When it opened in 1964, the 12-story Contra Costa County Administration Building in Martinez, CA, was state-of-the-art. But over the years, time had taken its toll.
“The building was costing the county a fair amount of money to maintain,” said Wayne Tilley, information system division director—communications, at the Department of Information Technology for Contra Costa County. “Systems were aging out and could not be maintained effectively. The building was at a critical age point.”
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County administrators and the Contra Costa County Board of Supervisors realized the need for a new building. The solution would be to build a new four-story administration building across the street from the original building and then raze the 1964 structure. In 2017, the Board of Supervisors approved $60 million for the new 71,000-square-foot building; construction began in 2018 and was completed in 2020.
Ahead of the Curve
“Those of us at the county started talking more and more about AV and its complexities—its inability to be simplistic, what remote to use, how to turn things on, linking to third-party systems—and how to make that better, but more importantly, what AV could bring to the county,” said Tilley.
Tilley engaged with several companies he had worked with in the past, and found himself meeting with Chris Apple, vice president of sales for Interactive Digital Solutions (IDS), a company that both he and the county had worked with for 12 years, even before Tilley began working for the county.
“We started to sketch things out,” recalled Tilley. “We looked at how to make AV simpler, use automation, use a one-touch panel instead of multiple remotes, and room scheduling. In a couple of hours, we had everything that we could think of.”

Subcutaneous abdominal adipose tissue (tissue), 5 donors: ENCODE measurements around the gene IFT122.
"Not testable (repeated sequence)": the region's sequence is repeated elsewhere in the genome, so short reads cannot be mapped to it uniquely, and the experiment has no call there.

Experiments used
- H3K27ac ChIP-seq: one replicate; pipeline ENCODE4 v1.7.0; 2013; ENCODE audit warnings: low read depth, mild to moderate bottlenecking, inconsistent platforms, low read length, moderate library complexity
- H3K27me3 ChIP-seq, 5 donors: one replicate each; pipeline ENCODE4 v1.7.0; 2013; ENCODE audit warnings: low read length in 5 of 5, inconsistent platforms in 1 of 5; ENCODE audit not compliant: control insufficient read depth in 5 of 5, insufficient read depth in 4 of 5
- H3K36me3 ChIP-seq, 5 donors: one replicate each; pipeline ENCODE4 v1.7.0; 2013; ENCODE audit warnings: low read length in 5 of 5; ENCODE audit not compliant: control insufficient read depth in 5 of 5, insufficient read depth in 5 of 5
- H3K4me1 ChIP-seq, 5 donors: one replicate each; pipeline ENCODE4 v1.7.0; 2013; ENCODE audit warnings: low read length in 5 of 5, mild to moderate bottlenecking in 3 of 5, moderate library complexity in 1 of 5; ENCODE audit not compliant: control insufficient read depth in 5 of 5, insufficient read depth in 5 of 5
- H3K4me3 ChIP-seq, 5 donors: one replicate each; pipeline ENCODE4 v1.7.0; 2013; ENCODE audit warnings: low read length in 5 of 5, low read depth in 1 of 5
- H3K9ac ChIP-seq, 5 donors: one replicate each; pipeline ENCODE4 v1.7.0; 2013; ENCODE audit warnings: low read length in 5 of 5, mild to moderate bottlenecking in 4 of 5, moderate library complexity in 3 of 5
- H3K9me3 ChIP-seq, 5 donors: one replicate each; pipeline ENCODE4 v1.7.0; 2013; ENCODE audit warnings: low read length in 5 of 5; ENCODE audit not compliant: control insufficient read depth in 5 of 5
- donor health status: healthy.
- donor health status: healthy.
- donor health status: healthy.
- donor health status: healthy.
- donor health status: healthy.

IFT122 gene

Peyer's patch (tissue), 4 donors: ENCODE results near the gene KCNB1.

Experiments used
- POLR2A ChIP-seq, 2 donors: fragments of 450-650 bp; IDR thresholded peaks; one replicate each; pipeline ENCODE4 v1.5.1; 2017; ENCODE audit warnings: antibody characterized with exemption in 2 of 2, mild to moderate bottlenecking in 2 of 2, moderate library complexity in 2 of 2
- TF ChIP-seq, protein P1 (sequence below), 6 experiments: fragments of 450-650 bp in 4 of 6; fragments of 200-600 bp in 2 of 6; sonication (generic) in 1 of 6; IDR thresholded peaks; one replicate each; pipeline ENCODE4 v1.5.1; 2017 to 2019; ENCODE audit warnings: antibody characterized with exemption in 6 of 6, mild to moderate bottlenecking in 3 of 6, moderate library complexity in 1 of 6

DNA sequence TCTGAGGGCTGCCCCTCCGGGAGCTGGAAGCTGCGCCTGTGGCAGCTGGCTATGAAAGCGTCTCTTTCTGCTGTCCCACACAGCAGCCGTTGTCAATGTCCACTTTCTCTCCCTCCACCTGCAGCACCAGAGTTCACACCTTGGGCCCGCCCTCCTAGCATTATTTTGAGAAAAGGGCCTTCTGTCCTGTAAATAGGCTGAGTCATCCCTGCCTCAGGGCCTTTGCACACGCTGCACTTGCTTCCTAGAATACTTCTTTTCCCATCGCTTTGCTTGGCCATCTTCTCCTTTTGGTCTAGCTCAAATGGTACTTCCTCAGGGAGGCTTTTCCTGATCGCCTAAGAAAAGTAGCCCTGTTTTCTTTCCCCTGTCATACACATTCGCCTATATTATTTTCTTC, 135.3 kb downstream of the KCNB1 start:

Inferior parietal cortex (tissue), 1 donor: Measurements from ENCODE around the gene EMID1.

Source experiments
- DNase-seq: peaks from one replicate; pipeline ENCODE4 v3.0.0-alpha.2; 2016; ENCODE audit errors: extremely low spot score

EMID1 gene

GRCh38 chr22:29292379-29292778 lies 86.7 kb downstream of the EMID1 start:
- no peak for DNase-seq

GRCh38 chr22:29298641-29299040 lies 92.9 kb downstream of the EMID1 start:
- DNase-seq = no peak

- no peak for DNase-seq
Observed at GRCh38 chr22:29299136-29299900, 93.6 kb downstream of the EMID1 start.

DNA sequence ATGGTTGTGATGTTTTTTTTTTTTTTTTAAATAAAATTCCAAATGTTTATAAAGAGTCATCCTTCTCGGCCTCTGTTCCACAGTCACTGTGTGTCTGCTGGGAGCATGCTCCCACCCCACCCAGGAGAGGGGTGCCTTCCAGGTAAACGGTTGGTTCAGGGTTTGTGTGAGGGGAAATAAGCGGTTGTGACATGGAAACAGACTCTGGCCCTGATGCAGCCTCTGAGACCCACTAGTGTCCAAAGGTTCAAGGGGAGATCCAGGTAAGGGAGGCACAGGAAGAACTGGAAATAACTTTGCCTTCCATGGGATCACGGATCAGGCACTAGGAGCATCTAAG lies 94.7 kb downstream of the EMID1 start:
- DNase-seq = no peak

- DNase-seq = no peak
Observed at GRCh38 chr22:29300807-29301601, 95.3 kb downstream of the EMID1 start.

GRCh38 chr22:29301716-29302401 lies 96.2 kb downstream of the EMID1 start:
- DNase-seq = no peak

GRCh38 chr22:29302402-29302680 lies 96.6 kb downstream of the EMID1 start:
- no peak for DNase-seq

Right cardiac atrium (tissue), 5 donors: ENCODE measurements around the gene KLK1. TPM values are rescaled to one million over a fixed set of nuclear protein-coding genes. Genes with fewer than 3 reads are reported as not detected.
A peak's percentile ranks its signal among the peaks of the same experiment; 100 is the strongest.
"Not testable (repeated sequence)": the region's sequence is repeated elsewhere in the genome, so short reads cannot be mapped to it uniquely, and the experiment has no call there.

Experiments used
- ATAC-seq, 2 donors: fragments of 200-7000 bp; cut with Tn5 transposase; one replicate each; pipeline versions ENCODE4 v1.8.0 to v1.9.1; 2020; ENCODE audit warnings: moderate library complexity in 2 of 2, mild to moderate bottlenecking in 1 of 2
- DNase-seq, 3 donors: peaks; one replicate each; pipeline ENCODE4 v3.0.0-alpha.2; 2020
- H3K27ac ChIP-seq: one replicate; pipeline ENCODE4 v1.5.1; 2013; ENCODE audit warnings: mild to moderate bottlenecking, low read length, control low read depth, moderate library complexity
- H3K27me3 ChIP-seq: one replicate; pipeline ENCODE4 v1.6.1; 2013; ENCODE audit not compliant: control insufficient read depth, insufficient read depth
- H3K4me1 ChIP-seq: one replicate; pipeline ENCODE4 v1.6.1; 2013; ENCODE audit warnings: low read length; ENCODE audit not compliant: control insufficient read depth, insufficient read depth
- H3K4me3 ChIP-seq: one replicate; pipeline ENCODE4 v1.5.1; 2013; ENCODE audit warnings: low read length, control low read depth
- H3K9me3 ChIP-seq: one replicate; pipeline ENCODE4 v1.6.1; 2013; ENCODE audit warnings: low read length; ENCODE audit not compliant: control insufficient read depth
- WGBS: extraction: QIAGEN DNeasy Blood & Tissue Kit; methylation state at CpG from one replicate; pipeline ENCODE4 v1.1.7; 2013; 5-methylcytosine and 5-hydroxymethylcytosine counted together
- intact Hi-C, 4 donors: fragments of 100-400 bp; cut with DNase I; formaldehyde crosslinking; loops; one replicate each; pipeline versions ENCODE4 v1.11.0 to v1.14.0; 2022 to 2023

IDS would eventually win the bid for the new building’s AV system. “We’ve been designing this system for a year and a half—it took four months to get everything installed,” said Matt Rhodes, director of sales for North America for IDS. “Everything” included outfitting 15 executive offices, 40 conference rooms, 10 break rooms, a training room, the chamber room for the Board of Supervisors meetings, and 20 digital signage locations plus an outdoor kiosk.
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“Most places don’t want to invest in a full IP-based AV enterprise solution like Contra Costa County has,” said Rhodes. “But that can be expanded county-wide for a centralized video solution. In 2019, before COVID, most designers and organizations were not doing a multi-software meeting platform approach; it was all Zoom or Webex. We were ahead of the curve and saw the need for multiple software platforms in each room—and the county wanted to do what we thought was a great idea. Of course, now, multiplatform is a must have.”
One of the biggest reasons the partnership between IDS and Contra Costa County exists, according to Rhodes, is the company's on-site engineering and remote management support. “We’re ingrained into the support structure, with an engineer on site one day a week and during board meetings. We’re also just 90 minutes away should something unexpected happen," Rhodes said. "This all leads to a partnership that is good and healthy, which is why the county is one of our best customers.”
Part of the simplicity that Tilley wanted can be found in how IDS designed the system, with every room built on the same foundation, from the board chamber to the smallest conference room. This gives users a common experience throughout the building.